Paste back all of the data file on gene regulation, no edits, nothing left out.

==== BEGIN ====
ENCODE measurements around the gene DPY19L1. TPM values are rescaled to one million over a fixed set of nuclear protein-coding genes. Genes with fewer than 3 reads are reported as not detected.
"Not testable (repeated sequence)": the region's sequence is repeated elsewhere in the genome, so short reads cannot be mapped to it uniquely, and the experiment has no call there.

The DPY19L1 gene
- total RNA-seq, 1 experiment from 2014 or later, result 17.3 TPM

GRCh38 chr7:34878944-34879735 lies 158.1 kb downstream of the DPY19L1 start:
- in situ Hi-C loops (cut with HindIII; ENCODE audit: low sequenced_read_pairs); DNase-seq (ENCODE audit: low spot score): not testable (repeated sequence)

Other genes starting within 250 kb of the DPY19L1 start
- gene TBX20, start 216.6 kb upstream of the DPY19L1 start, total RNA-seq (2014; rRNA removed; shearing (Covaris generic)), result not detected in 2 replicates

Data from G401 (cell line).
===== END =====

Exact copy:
ENCODE measurements around the gene DPY19L1. TPM values are rescaled to one million over a fixed set of nuclear protein-coding genes. Genes with fewer than 3 reads are reported as not detected.
"Not testable (repeated sequence)": the region's sequence is repeated elsewhere in the genome, so short reads cannot be mapped to it uniquely, and the experiment has no call there.

The DPY19L1 gene
- total RNA-seq, 1 experiment from 2014 or later, result 17.3 TPM

GRCh38 chr7:34878944-34879735 lies 158.1 kb downstream of the DPY19L1 start:
- in situ Hi-C loops (cut with HindIII; ENCODE audit: low sequenced_read_pairs); DNase-seq (ENCODE audit: low spot score): not testable (repeated sequence)

Other genes starting within 250 kb of the DPY19L1 start
- gene TBX20, start 216.6 kb upstream of the DPY19L1 start, total RNA-seq (2014; rRNA removed; shearing (Covaris generic)), result not detected in 2 replicates

Data from G401 (cell line).